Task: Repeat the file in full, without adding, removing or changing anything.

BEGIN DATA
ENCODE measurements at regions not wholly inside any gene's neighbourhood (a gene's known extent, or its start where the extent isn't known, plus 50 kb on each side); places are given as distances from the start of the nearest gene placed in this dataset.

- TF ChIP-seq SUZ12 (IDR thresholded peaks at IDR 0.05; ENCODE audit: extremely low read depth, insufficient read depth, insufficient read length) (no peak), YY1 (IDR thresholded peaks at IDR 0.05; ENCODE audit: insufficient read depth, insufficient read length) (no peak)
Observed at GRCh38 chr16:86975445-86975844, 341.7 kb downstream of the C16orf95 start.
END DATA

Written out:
ENCODE measurements at regions not wholly inside any gene's neighbourhood (a gene's known extent, or its start where the extent isn't known, plus 50 kb on each side); places are given as distances from the start of the nearest gene placed in this dataset.

- TF ChIP-seq SUZ12 (IDR thresholded peaks at IDR 0.05; ENCODE audit: extremely low read depth, insufficient read depth, insufficient read length) (no peak), YY1 (IDR thresholded peaks at IDR 0.05; ENCODE audit: insufficient read depth, insufficient read length) (no peak)
Observed at GRCh38 chr16:86975445-86975844, 341.7 kb downstream of the C16orf95 start.